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Green Gone Wrong: How Our Economy Is Undermining the Environmental Revolution
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Green Gone Wrong: How Our Economy Is Undermining the Environmental Revolution

3.71  ·  Rating Details  ·  119 Ratings  ·  17 Reviews
In Green Gone Wrong environmental writer Heather Rogers blasts through the marketing buzz of big corporations and asks a simple question: Do today's much-touted "green" products, carbon offsets, organic food, biofuels, and eco-friendly cars and homes really work? Implicit in efforts to go green is the promise that global warming can be stopped by swapping out dirty goods f ...more
Hardcover, 272 pages
Published April 20th 2010 by Scribner
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Well. Saw this author on "Stossel" and was interested enough, even knowing that we'd have some differences, to pick the book up at the library. I appreciate the author for the work that she has done to trace whether the "green" movement is really doing much good. (Answer: A lot of it isn't.) For example, she shows how organic, Fair Trade businesses really aren't following rules that would improve the environment. The push for biofuels is causing massive deforestation in Indonesia. The Prius isn' ...more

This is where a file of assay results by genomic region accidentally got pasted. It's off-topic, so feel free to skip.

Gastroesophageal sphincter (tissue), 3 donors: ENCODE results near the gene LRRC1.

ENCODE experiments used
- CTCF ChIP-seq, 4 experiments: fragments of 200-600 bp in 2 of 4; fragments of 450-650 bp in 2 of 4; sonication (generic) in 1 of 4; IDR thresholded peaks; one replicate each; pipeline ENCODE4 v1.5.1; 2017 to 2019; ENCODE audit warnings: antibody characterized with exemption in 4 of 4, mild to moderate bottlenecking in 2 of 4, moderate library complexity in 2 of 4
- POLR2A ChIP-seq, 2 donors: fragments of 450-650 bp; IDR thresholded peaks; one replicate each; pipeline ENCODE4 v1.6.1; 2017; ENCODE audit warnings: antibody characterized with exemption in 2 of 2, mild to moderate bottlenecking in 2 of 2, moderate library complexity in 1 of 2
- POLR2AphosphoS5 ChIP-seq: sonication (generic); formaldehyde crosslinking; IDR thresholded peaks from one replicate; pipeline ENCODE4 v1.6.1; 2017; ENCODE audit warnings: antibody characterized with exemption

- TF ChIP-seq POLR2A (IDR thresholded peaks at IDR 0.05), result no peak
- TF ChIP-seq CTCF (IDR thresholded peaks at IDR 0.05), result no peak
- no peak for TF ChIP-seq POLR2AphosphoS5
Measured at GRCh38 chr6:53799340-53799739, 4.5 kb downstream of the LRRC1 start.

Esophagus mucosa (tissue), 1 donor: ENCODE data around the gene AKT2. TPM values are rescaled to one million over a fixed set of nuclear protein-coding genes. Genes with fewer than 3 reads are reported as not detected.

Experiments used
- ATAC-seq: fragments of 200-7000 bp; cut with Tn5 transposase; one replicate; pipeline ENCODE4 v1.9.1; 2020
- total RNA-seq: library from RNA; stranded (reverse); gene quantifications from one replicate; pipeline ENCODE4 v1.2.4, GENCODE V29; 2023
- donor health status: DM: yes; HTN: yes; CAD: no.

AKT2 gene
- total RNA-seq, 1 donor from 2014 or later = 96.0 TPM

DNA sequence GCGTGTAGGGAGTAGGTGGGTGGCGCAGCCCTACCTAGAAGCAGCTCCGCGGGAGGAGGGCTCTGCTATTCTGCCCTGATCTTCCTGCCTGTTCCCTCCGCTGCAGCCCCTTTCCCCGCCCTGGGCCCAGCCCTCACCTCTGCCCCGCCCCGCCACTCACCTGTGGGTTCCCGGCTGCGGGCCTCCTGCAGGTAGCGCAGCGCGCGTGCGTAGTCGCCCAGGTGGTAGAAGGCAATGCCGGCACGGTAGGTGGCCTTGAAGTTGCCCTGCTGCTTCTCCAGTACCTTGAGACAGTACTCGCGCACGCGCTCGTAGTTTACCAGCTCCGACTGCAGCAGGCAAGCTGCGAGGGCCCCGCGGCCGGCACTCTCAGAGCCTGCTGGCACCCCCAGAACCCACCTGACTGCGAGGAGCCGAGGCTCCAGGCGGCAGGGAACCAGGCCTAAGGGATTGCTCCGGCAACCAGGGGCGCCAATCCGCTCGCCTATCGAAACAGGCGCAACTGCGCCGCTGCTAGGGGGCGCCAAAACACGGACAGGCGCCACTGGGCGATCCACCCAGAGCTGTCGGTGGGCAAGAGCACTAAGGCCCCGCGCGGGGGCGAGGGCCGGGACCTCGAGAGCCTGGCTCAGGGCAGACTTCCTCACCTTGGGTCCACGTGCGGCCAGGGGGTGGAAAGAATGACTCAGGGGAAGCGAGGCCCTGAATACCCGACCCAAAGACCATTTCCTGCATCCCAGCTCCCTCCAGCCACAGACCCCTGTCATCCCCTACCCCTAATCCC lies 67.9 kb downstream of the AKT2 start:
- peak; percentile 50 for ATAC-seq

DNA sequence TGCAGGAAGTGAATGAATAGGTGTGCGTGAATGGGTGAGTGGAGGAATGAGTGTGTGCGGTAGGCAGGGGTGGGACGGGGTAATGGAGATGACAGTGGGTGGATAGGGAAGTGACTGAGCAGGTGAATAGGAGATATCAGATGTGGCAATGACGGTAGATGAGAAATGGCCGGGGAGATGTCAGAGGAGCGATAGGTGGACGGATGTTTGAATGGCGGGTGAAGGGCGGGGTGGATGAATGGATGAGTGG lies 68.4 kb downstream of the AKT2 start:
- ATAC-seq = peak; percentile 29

Ian James
May 25, 2015 Ian James rated it liked it
A good investigation and analysis of some pretty catastrophic failures of the Green environmental revolution. It clearly points out how trying to modify "free market" forces towards less destructive practices fails, primarily because of weak regulation, overly reliant on for-profit 3rd-party certifiers, laws written by large corporations, and corruption of governments by corporate money and influence.